Sorry--I know that was suggestive, but I just couldn't resist. I want to tell you about this week's field trip to the Shephelah--but first, a few thoughts on field trips in general:
1) Every field trip day is about the same scheduling wise. We get up early, eat breakfast, make a lunch, and be ON THE BUS by 8:00 or get left behind (it has happened--not to me, but still). We then run around all day trying to keep all the sites and digs and historical facts straight.
2) Our lunches are always as follows: Two pita sanwiches, one bag of chips, two pieces of fruit, two cherry tomatoes, half a cucumber, and an Ali Baba chocolate wafer bar (which most of us may or may not be in love with). On free days we are permitted a bit of creativity in that we make our own sanwiches (though this can be dangerous, as peanut butter and nutella are usually available as options).
3) We have sing alongs on every field trip. Brother Judd hands out the lyrics and cranks up the volume and we sing. The songs always have something to do with what we are seeing that day. Sometimes the connection is a good one, like this week's selection "Every Goliath Has It's David." Sometimes it's a little distant--like the Smurf Song on the Negev field trip because it was written by a guy with the psuedonym "Father Abraham." That one wasn't such a big hit--all of us were hot and tired and not really in the mood for little singing smurfs at the time. Most of them are really fun, though, and we all enjoy it.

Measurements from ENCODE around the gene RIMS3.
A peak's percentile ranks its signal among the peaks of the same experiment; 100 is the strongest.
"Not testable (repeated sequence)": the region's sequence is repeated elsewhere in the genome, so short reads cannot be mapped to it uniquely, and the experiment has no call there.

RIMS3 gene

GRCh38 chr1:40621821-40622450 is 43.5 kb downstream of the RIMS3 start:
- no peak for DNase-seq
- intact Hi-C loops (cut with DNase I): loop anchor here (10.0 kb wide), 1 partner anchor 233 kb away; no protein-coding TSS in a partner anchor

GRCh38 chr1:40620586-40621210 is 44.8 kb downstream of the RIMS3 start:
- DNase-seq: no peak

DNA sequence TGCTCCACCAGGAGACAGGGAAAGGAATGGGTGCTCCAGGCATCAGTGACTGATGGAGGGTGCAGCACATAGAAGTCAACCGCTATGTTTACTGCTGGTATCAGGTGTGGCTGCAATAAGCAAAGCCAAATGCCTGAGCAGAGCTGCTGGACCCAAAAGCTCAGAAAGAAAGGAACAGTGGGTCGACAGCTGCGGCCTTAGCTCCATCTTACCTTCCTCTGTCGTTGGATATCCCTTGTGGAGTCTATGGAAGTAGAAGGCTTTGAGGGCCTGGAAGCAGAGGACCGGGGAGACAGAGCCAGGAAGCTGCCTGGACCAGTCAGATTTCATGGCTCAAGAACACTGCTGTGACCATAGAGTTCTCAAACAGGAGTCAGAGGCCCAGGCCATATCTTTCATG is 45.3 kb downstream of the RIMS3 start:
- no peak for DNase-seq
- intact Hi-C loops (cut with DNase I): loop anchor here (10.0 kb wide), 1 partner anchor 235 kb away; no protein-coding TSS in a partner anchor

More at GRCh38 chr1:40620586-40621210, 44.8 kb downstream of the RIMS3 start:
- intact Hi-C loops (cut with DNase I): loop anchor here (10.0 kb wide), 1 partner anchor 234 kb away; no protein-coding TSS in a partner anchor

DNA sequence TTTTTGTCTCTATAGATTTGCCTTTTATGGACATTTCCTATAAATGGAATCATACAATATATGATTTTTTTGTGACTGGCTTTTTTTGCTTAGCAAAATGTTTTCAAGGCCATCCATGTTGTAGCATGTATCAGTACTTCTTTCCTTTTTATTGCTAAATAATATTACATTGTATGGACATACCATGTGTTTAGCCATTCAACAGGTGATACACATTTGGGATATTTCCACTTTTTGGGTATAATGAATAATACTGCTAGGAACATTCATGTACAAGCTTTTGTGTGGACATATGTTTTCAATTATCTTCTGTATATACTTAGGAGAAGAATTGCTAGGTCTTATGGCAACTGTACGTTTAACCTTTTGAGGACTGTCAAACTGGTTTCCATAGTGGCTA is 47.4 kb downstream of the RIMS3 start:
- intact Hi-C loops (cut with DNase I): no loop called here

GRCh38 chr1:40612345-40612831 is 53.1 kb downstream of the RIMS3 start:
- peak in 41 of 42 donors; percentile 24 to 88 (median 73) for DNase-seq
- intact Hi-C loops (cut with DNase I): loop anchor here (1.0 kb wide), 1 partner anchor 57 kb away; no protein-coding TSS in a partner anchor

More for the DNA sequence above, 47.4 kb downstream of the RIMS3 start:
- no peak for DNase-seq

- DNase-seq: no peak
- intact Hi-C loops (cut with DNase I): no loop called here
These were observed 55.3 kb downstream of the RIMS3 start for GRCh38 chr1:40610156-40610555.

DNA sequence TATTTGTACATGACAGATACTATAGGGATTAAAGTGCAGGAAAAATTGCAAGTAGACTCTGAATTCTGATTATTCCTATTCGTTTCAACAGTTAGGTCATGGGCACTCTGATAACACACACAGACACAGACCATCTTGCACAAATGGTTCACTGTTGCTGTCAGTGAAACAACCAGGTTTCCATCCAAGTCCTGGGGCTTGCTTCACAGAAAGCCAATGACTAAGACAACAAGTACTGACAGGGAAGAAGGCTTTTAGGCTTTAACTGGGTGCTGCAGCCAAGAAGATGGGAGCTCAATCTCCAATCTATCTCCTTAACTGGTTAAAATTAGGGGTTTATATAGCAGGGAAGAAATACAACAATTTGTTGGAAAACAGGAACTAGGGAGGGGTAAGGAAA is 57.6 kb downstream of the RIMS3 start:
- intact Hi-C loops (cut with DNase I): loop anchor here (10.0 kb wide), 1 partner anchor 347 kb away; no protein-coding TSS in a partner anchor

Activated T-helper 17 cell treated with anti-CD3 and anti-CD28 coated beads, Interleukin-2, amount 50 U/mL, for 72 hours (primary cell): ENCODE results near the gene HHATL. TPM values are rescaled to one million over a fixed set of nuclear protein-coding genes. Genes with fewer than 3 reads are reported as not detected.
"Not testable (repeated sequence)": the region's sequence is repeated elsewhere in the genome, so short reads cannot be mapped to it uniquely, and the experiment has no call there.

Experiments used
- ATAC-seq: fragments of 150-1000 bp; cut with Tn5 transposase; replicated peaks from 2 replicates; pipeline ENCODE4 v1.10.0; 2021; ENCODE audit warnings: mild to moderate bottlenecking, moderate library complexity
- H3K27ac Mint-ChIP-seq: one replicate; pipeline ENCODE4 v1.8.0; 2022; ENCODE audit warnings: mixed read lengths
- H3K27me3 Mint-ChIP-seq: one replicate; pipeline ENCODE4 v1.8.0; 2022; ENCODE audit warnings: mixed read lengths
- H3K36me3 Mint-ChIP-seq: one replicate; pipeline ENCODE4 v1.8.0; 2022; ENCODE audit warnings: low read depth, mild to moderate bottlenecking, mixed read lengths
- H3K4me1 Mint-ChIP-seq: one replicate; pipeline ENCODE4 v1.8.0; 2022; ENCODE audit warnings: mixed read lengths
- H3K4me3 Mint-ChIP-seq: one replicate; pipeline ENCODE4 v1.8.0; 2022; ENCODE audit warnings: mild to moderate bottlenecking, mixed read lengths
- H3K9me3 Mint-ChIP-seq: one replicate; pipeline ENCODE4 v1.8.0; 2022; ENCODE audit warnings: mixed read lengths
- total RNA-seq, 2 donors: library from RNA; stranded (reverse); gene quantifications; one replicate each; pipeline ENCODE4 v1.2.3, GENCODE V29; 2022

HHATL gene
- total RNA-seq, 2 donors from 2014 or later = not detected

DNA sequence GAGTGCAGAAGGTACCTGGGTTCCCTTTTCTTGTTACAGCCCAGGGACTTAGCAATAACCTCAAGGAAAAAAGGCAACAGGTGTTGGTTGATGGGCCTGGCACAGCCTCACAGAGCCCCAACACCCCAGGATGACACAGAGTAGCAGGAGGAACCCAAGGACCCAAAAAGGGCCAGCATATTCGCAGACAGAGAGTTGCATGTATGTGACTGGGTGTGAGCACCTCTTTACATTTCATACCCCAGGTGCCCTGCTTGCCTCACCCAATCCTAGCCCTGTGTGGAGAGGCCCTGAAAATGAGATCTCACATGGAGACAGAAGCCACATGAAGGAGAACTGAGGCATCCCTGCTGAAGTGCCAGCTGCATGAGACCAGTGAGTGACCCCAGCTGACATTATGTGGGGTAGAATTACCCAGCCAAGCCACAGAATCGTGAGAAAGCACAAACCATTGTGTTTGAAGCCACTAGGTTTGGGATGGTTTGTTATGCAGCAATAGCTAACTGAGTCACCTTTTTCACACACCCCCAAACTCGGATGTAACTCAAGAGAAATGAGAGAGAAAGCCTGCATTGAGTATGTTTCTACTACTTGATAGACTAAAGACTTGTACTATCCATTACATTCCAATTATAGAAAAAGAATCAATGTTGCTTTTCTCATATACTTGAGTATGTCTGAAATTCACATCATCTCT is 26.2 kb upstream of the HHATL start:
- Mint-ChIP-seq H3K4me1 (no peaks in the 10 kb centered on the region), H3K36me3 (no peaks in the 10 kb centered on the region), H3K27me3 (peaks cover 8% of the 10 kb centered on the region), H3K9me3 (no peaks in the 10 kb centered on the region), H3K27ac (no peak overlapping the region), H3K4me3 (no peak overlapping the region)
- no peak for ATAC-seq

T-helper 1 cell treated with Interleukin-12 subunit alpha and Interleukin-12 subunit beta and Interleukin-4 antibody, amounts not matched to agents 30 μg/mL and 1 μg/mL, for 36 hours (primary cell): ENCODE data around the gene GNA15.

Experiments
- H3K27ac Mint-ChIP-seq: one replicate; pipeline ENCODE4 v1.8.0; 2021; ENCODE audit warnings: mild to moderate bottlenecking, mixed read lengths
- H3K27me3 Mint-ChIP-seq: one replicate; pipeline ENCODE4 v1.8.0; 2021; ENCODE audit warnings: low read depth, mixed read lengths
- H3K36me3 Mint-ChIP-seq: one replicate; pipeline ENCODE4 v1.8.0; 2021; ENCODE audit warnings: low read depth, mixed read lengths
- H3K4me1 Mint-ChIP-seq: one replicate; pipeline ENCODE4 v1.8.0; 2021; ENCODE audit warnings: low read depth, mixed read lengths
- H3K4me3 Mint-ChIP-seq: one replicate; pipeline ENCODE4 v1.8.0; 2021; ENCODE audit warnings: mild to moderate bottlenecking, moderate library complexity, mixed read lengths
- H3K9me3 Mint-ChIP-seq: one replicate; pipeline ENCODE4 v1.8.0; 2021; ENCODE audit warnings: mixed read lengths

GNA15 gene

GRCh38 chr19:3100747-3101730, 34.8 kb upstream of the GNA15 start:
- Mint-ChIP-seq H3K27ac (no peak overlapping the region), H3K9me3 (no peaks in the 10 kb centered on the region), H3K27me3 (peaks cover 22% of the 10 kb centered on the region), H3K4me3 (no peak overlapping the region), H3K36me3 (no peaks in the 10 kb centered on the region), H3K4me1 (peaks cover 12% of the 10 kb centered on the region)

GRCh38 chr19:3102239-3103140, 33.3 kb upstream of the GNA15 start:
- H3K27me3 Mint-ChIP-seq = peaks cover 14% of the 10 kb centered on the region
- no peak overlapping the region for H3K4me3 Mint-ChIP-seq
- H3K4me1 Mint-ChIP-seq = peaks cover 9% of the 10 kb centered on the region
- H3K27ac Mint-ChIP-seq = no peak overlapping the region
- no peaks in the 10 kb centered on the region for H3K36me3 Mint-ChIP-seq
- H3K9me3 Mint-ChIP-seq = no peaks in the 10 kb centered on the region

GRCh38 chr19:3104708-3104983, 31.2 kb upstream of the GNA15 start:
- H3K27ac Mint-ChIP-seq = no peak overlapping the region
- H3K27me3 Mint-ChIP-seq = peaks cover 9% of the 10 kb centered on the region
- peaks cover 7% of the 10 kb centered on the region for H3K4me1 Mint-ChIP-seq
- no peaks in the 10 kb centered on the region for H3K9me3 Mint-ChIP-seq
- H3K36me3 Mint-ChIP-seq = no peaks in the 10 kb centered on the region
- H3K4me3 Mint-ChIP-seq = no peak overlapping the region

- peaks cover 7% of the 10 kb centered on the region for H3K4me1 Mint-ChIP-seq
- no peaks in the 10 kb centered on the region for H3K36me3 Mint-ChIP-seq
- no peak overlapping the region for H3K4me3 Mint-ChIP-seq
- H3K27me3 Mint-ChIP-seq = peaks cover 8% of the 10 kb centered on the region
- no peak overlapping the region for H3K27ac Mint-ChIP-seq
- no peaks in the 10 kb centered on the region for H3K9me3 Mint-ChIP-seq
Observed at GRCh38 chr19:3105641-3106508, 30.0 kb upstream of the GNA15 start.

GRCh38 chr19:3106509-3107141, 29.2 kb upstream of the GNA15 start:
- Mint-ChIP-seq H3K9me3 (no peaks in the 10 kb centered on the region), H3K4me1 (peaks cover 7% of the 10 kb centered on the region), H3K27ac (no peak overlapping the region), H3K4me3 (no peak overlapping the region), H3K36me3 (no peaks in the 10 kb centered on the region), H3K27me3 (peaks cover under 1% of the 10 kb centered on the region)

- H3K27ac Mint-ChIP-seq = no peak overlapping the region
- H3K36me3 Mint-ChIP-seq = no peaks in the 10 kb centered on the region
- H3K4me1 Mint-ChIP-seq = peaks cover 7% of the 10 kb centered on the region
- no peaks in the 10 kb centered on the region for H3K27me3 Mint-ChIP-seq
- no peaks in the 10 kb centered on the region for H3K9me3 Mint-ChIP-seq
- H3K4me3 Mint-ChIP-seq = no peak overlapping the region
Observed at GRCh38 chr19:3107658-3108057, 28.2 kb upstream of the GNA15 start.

4) I forgot to tell you about an important member of the Lucky Judd Bus crew--Mr. Sparkle. Mr. Sparkle is a plushy, smiling, two foot tall flower that comes with us every time we go somewhere with lot's of crowds. Brother Judd or somebody else holds him high above our heads so that those near the back can easily see where the group is going. Mr. Sparkle was our constant companion in Turkey, and though the leader usually looked a little riddiculous holding a giant smiley flower over their head, he kept a good many of us from getting lost.
5) After several attempts and trial runs, I have come to a very important conclusion: it is next to impossible to do homework on the bus.
Now for this last week's field trip. We visited the Shephelah (pronounched Shfay-lah, two syllables)--the low hills between the coastal plain and the tall Judean hills in which Jerusalem sits. Some amazing things took place in the Shephelah valleys. Samson took a wife from a town we looked out at--Timnah. We stood on the hilltop at Azekah, a great military city of the Old Testament. There the reenactment committee performed a skit of the Samson story, with Dallin as Samson and Cassie as Delilah, which we all found hillariously appropriate. We walked on the ruins of Lachish, where the Assyrians built a siege ramp up the sides of the city to break in and destroy it before attempting and failing to capture Jerusalem. We there looked at a drawing of an Assyrian frieze that depicted the battle. We also read the ominous words of a soldier in Lachish who wrote that those at Lachish could no longer see the signal flares at Azekah--which meant that Azekah had fallen and the Assyrians would be there in only a few days.